Ears

Ears in his new bed in the 8×10 building after his first ear biopsy and vaccinations.

Image at Approximately 10 – 11  years old.
Health:  Neutered and vaccincated; ear polyps surgically removed; repeat chronic ear infections; survivor of feline panleukopenia; required round-the-clock care for months; confined for over a year to bring his health to normal.

Ears aka Earsie deserves special mention on this website although he is no longer feral. Due to a serious illness, I was able to capture this one and tame him. Still, this one suffered a very difficult life and his story should not go untold.

Ears is a very special case. Although once VERY feral, he became a very adorable cat that grabbed hands and pulled them to him to nuzzle fingers. He was once a very aggressive, true feral on his way to being a special needs case.

Settle in for Earsie’s lengthy story.

Several years ago, I walked outside to see an orange cat run away as fast as he could. I saw him just long enough to notice that he appeared to have an extremely bad case of ear mites. His ears were covered in a dark crusty substance, but he ran so fast that it was just a very brief observation.

I didn’t see him for quite a long time after that, but eventually, while looking out the window, I noticed that he had shown up again and that his ears obviously needed medical attention. He would come and sit at the top of the hill or in the edge of the woods where he would just watch from a distance of about 75 feet. Even from this distance I could see that he had major ear problems.  Yet, if I opened the door and walked outside he would run away as fast as he could in the opposite direction.

Watching from a distance and running away when he saw me became his routine. Then one day I walked out to find him sitting on the deck within 15 feet of me. He just sat there for a few moments and we studied each other, but as soon as I took a step toward him, he ran away and didn’t visit again for a long time.

As time passed, even though I saw him around the neighborhood, I gave up on ever being able to trap or gentle him to an extent that I would be able to get him the medical care he needed. I was certain he was a full feral that was running short on time. Still, I wanted to have him vetted and treated for ear mites, or whatever his ear affliction was, if possible.

Finally, while walking during the summer of 2010, I found his colony. He was a member of a rather large colony of cats that a nearby Native American family fed. Unfortunately, it was obvious that the family did not practice spay and neuter or health care. I watched the lady walk to the end of her driveway with a bowl of dry cat food. She tossed the food out to this very large group of cats. There had to be about 50 cats in that colony and she was feeding them in the gravel road in front of her house. The big orange cat with the crusty ears was in that group.

By the end of summer, several different cats started showing up at our, and a neighbor’s, house looking for food. Recognizing the cats as ones from that large colony, I did some investigation and found that the Native American family had stopped feeding the cats due to “financial problems”; the family was losing their home. They would be moving away without the cats; another case of animal abandonment, a by-product of the troubled economy.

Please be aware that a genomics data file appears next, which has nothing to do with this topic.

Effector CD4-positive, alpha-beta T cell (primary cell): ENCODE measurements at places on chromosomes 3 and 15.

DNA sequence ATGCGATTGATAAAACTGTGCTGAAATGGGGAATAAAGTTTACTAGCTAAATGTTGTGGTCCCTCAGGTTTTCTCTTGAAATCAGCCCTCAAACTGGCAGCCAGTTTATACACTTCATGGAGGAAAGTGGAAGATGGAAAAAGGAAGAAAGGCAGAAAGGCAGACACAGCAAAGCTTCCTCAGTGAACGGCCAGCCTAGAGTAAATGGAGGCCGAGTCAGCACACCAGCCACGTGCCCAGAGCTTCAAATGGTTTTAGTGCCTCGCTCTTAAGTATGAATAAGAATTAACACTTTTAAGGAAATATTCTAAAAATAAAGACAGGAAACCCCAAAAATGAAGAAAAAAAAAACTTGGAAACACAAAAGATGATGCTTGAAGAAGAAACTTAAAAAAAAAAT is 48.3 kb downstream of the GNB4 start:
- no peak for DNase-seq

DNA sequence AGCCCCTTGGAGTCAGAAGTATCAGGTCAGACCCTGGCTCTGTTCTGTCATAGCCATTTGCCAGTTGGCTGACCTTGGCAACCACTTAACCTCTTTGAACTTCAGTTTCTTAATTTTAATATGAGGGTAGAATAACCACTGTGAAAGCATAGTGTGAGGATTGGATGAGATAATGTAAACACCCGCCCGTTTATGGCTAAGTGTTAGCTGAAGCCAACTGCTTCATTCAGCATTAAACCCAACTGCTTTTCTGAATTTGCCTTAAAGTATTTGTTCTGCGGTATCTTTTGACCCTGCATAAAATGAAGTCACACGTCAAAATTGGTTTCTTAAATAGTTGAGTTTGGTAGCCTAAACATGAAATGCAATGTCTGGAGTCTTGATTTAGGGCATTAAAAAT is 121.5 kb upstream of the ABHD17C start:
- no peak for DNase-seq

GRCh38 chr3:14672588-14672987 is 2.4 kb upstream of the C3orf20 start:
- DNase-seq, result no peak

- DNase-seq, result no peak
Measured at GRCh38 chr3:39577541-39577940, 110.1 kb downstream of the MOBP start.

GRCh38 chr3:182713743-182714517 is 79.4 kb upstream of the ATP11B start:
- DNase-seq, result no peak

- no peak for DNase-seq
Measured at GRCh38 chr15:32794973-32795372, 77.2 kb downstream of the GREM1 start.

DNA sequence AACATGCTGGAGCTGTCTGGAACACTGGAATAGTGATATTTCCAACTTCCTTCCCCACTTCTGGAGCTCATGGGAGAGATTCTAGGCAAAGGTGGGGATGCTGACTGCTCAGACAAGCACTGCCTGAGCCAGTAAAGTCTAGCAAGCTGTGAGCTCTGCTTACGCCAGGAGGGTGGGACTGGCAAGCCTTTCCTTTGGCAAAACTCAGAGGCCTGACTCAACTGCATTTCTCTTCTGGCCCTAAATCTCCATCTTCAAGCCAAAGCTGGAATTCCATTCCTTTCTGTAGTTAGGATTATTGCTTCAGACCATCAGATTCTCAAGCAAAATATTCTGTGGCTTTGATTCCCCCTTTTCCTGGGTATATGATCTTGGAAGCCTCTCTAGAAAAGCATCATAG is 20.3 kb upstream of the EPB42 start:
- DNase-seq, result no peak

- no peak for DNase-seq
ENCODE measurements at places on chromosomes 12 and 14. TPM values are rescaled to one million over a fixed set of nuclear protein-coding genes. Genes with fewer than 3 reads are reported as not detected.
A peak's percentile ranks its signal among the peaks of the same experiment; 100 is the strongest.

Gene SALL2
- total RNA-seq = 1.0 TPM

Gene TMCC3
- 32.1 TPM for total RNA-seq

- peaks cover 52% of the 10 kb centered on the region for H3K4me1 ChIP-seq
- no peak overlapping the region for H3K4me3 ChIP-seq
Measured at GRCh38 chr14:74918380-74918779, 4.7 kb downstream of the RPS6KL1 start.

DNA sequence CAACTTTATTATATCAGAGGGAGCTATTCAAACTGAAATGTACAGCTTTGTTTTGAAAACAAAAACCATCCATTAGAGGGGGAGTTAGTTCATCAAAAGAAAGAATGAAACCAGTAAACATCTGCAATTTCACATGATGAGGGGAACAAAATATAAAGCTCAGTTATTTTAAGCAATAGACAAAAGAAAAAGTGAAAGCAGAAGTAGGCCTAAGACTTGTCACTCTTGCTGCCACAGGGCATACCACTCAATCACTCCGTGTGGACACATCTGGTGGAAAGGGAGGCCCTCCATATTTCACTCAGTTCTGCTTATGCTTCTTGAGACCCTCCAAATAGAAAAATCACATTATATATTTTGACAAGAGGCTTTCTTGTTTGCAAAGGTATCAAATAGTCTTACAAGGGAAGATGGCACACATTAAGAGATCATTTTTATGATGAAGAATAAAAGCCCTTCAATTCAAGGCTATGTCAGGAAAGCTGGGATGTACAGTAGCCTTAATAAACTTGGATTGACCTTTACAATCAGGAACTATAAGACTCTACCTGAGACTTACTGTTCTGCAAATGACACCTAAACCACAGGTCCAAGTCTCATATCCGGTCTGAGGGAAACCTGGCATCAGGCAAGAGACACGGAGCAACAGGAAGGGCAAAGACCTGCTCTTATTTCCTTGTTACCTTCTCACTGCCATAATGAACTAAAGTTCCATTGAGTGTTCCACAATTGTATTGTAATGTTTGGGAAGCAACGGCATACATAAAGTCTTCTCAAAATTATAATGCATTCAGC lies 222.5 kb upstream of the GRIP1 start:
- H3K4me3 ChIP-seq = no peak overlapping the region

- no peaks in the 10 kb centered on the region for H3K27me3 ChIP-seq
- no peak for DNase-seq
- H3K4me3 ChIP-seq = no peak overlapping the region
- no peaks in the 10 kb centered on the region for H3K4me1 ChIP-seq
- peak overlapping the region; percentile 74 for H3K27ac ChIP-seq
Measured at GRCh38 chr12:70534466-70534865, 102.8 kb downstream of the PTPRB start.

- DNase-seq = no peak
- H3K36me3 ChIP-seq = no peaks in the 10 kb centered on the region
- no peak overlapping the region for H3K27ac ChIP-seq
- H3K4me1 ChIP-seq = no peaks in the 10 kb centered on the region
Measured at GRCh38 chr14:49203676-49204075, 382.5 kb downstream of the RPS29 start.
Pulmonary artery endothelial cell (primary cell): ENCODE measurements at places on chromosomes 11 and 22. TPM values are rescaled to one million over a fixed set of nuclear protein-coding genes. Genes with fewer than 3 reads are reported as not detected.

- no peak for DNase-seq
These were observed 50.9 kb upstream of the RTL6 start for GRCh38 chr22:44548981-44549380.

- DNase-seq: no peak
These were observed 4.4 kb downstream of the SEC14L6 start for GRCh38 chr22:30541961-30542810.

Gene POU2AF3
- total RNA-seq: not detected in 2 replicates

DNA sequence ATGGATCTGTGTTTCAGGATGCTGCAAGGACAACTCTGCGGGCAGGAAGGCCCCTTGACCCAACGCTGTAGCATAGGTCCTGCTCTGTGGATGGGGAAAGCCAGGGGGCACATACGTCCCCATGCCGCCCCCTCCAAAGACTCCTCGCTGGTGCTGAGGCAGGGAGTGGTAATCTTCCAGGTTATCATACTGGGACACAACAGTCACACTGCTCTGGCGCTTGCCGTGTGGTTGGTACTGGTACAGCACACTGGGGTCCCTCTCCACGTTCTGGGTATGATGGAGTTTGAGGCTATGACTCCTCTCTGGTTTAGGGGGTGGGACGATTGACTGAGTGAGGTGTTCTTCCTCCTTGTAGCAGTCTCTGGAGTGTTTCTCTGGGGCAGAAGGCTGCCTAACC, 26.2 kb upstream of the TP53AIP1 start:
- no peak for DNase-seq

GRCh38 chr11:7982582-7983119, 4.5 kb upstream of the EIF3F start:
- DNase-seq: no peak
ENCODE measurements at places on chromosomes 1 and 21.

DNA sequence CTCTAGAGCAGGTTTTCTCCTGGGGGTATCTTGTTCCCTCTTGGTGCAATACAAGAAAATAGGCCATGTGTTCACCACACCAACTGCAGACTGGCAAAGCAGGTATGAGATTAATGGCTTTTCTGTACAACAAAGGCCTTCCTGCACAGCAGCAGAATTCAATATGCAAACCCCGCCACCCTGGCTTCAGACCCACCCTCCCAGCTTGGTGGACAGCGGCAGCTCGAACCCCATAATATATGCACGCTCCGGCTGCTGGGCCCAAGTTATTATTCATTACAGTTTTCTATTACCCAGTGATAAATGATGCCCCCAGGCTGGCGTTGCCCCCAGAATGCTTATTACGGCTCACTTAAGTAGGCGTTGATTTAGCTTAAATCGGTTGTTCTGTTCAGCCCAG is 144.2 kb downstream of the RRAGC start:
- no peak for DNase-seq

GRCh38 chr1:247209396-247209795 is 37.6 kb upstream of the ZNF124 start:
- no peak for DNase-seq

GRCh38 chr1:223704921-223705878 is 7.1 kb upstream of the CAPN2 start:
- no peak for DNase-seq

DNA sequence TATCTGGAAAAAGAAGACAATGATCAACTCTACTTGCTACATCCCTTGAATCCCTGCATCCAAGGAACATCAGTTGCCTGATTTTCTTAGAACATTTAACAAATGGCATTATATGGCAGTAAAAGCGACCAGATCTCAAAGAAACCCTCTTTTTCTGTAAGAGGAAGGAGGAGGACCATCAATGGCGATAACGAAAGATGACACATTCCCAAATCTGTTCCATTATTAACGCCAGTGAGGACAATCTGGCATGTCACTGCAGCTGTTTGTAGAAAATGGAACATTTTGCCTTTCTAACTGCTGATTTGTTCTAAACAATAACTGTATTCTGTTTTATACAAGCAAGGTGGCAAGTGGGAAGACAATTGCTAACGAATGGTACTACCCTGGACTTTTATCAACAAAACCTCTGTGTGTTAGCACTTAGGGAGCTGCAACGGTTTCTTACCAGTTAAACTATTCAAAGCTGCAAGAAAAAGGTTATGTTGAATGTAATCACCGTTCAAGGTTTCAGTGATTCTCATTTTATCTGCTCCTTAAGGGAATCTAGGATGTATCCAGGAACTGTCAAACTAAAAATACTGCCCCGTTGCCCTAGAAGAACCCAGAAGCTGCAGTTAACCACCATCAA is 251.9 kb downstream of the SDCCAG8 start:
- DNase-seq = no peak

The next thing I know, the local Animal Control was making several trips a week to their house for the next month or two. They were setting traps with cat food in efforts to trap them and I chanced to speak with Animal Control and was informed that the cats would be euthanized.

With the cat’s fates in mind, I began over-feeding the ones that wandered to my house for food in efforts to keep them from wandering into the traps being set for them. I over-fed them to keep them from hunting food. Still, how the orange cat with the crusty ears managed to escape being trapped I’ll never know. I can only imagine it was because I would leave a huge amounts of food where I knew he would be coming to sit and watch, and though I never saw him eat, the food always disappeared.

Soon, the family was gone and most of that cat colony moved on to find new food sources. Two or three of the cats had come to rely on food in our yard and were trying to “morph” into the colony I manage. The animal control officer, after my pleading with her, let me have a one-eyed cat that she had trapped and planned to euthanize that day. I had made progress in “gentling” this particular one as I had wanted to get medical attention for his missing eye. Thankfully, the officer transferred the cat from her trap to mine right off the back of her truck. This very old, one-eyed cat turned out to be the key in bringing the orange, crusty eared cat closer to me. At night, the orange cat would go into the box shelter on our deck with the one-eyed cat and snuggle with him. Then he would observe my interactions with the one-eyed cat. Through this, I learned that feral cat’s witnessing human interaction with other cats is an important step in the taming process.

From this point, it wasn’t long before EARS was eating his food at my feet. He didn’t fully trust me yet, and so he would hiss, spit, and swat at me, and try to viciously steal the food from my hands before I could set it down for him. He would fight off any other cat that came near while he ate and keep them at bay while he devoured his meaty-crunchy food mix, from a plate. I fed him as much as he wanted at each meal. It was three weeks before he realized he no longer had to fight for his food.

When he finally started calming down about getting fed, I began scratching him on the back of his neck while he ate. I literally saw a transformation take place. Gentleness came into his eyes during this interaction with him, and his entire personality very quickly changed to what I can only describe as contentment.